The vest-pocket park sits to the west of Buttermilk Park at the tail end of Wilks Av­enue. The money will go to build a gazebo and side­walk, pic­nic ta­bles, a walk­ing trail, a drink­ing foun­tain, a com­mu­nity kiosk and a pet waste sta­tion, all to help make the rather scruffy patch of green, brown and gray into a play­ground and meet­ing place.

“There is still fund­ing needed to build a playscape for chil­dren,” says Julie Weeks, the neigh­bor­hood as­so­ci­a­tion pres­i­dent who helped spear­head the St. John Park cam­paign. “But we con­tinue to be­lieve that suc­cess breeds suc­cess and that ‘To­gether we can do more!’ We in­vite oth­ers to part­ner with us in this ef­fort.”

St. John Park is in Austin City Coun­cil Dis­trict 4, which has the least acreage of pub­lic park­land in the city as well as the high­est per­cent­age of chil­dren un­der the age of 10, ac­cord­ing to the Austin Parks Foun­da­tion.

“Know­ing this, when I first vis­ited St. John Park, I felt my heart sink,” said Ladye Anne Wof­ford, pro­grams di­rec­tor for the Austin Parks Foun­da­tion. “It cur­rently con­sists of an open lawn, a de­com­mis­sioned pool and lit­tle else. With no ameni­ties, the space lacks pur­pose and feels some­what aban­doned and un­safe.”

Wof­ford knows that Austin prides it­self on be­ing a “city within a park,” and a city with lots of park­land.

“How­ever, many peo­ple don’t re­al­ize that much of Austin’s park­land is con­cen­trated in cer­tain ge­o­graph­i­cal ar­eas,” she says. “And our city doesn’t al­lo­cate enough of its bud­get to im­prove and main­tain the parks that we do have.”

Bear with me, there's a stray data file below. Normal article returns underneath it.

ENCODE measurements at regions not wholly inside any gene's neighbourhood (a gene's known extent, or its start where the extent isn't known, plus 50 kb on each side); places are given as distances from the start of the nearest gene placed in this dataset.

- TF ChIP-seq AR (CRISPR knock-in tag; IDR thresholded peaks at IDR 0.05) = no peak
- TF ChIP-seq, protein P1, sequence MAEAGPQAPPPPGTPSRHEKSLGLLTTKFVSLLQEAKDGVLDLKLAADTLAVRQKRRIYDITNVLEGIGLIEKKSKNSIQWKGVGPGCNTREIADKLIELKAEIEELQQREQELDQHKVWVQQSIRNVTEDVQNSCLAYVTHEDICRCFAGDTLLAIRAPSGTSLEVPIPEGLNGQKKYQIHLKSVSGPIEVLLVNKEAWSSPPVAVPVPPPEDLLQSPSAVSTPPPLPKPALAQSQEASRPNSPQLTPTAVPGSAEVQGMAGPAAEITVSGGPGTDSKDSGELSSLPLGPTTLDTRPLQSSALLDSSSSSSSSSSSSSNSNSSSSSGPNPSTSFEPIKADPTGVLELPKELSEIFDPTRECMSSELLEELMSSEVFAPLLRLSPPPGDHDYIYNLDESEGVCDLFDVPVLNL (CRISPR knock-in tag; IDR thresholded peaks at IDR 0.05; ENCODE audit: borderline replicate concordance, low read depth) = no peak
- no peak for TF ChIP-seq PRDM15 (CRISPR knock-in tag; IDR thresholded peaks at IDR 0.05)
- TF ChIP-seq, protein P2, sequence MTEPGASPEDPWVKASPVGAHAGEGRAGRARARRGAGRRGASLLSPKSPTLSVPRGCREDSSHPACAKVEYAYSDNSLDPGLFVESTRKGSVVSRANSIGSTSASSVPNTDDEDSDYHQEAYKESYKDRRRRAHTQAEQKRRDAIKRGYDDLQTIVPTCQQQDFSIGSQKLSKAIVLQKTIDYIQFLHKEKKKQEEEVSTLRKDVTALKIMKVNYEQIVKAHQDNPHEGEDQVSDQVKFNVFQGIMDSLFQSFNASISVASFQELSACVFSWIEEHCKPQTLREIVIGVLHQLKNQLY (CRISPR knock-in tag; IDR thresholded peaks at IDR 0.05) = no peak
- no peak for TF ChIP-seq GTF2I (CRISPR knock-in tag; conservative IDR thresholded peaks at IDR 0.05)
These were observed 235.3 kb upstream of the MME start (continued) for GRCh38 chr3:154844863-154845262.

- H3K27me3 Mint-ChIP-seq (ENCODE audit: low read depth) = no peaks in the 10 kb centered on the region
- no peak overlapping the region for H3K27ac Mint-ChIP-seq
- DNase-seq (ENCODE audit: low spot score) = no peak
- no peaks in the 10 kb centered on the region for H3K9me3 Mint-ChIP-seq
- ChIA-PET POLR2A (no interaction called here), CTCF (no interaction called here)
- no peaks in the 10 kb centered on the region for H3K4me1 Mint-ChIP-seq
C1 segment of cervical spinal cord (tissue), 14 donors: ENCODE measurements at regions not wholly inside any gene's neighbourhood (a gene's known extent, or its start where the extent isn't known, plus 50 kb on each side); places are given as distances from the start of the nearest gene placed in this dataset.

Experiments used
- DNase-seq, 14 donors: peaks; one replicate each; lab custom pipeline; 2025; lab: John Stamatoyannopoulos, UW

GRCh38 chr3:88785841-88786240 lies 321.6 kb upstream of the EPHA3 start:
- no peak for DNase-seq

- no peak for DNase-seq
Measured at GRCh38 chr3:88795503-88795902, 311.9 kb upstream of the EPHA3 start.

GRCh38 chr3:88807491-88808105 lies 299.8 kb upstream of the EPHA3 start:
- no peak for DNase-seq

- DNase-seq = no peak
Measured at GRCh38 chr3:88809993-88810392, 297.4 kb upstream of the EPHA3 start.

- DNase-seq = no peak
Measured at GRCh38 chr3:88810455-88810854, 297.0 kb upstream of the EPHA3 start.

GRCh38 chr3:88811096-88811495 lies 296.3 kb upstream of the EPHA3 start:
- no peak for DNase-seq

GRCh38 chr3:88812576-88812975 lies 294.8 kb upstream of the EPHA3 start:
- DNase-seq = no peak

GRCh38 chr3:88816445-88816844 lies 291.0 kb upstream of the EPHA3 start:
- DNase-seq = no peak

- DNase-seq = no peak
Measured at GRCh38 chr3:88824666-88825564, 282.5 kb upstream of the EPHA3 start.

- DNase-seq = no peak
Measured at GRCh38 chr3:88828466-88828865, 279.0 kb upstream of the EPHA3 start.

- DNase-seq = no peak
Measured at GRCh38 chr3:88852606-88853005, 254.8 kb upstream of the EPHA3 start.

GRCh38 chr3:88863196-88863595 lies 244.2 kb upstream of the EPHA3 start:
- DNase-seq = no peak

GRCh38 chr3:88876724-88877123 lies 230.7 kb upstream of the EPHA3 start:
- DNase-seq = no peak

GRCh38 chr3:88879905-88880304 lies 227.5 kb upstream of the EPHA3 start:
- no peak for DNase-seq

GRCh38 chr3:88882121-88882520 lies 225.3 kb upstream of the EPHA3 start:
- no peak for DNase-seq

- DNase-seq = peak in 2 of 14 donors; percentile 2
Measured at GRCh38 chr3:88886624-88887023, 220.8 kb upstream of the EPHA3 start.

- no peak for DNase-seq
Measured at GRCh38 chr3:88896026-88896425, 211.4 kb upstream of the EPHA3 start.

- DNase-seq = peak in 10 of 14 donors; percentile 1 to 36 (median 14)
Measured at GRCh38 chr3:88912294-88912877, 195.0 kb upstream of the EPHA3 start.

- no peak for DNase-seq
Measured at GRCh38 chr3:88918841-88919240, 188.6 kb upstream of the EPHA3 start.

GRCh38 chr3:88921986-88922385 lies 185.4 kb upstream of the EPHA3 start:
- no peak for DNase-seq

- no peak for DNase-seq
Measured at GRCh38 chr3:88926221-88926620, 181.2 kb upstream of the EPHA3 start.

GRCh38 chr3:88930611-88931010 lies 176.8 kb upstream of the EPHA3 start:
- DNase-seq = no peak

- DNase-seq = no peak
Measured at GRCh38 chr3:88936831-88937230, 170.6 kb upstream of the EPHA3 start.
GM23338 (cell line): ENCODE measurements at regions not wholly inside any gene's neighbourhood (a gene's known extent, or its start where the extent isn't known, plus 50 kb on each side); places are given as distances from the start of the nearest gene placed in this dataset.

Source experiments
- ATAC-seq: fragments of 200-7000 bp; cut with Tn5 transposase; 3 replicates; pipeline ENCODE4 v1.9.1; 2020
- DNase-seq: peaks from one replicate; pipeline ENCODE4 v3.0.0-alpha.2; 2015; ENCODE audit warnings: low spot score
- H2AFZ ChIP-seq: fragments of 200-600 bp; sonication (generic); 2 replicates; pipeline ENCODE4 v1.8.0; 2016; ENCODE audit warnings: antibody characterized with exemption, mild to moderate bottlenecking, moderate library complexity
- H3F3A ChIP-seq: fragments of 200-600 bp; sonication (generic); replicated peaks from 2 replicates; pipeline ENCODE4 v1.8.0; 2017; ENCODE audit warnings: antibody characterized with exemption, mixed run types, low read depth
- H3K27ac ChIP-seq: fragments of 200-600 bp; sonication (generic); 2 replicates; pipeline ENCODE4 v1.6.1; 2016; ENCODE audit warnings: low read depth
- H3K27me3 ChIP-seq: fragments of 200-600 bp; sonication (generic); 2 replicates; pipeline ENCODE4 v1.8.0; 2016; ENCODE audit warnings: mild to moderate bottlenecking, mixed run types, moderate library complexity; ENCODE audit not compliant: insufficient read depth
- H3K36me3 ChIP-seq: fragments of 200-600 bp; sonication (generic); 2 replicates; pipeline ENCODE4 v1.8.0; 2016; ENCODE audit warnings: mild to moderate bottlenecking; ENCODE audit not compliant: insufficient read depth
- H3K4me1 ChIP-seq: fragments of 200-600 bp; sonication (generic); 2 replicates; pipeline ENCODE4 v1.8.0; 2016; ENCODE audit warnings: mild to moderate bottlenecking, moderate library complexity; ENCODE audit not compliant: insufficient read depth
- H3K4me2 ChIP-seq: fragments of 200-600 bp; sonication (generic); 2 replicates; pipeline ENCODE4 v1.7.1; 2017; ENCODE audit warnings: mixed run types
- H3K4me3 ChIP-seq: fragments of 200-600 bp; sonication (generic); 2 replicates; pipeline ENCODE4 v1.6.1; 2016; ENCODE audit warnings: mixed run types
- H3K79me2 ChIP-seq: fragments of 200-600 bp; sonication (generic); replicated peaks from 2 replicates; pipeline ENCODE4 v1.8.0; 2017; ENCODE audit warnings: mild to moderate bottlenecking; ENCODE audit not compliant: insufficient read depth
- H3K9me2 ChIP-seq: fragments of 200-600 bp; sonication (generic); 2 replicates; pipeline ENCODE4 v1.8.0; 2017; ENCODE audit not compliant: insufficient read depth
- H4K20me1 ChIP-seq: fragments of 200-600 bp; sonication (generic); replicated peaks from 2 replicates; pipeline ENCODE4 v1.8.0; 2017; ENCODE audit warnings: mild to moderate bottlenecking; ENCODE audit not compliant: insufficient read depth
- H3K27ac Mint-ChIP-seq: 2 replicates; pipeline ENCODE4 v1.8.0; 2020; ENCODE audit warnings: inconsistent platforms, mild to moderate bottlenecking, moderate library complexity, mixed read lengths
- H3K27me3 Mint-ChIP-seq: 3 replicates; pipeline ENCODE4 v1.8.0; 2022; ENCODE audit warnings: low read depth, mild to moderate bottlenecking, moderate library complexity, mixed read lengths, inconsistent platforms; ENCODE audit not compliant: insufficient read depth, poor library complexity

Wof­ford also points out that Austin hosts great dis­par­i­ties in park qual­ity and that ne­glected ar­eas like St. John suf­fer as a re­sult.

“While the St. John neigh­bor­hood may be short on re­sources, they are rich in his­tory, skilled at build­ing com­mu­nity and aren’t afraid of hard work,” she says. “It’s my hope that other com­mu­ni­ties will see the per­sis­tence and ded­i­ca­tion of the St. John Neigh­bor­hood As­so­ci­a­tion and be­come in­spired to take ac­tion in their own parks.”

Per­sonal mean­ing

Wil­liams’ par­ents lived nearby till they died. Her grand­mother had pur­chased two lots with “turkey money.” She en­cour­aged her son — Wil­liams’ fa­ther — to buy prop­erty, too, and he picked up three lots.

“My par­ents gave me one of the lots for $10,” Wil­liams says. “And I built my house here.”

Yet deep into the 1970s, res­i­dents had to fight for even ba­sic city util­i­ties and paved roads.

For years, area kids — penned in by the mon­ster free­ways I-35, U.S. 290 and U.S. 183 — at­tended the old St. John Ele­men­tary School, lo­cated on a spot that in 2000 be­came a Home De­pot fac­ing I-35. It is now out of busi­ness.

“It is my un­der­stand­ing that when St. John School was torn down for the con­struc­tion of the Home De­pot, St. John Park was put on the lo­ca­tion of the school play­ground as a gift back to the com­mu­nity,” Weeks says. “As you can imag­ine, a com­mu­nity los­ing a school to new de­vel­op­ment can be a dif­fi­cult ad­just­ment.”